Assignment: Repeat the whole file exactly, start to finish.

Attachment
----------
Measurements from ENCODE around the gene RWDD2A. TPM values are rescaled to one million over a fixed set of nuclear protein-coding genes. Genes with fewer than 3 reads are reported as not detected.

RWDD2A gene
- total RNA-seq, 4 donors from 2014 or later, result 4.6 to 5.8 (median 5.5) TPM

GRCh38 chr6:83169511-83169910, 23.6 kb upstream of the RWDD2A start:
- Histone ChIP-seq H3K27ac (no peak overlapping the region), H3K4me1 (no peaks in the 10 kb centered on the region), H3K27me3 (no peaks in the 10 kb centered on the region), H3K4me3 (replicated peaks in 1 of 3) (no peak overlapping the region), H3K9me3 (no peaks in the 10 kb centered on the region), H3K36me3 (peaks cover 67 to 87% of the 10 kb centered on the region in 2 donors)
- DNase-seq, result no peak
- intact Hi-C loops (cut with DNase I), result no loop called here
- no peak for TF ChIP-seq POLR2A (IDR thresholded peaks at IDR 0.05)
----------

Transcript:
Measurements from ENCODE around the gene RWDD2A. TPM values are rescaled to one million over a fixed set of nuclear protein-coding genes. Genes with fewer than 3 reads are reported as not detected.

RWDD2A gene
- total RNA-seq, 4 donors from 2014 or later, result 4.6 to 5.8 (median 5.5) TPM

GRCh38 chr6:83169511-83169910, 23.6 kb upstream of the RWDD2A start:
- Histone ChIP-seq H3K27ac (no peak overlapping the region), H3K4me1 (no peaks in the 10 kb centered on the region), H3K27me3 (no peaks in the 10 kb centered on the region), H3K4me3 (replicated peaks in 1 of 3) (no peak overlapping the region), H3K9me3 (no peaks in the 10 kb centered on the region), H3K36me3 (peaks cover 67 to 87% of the 10 kb centered on the region in 2 donors)
- DNase-seq, result no peak
- intact Hi-C loops (cut with DNase I), result no loop called here
- no peak for TF ChIP-seq POLR2A (IDR thresholded peaks at IDR 0.05)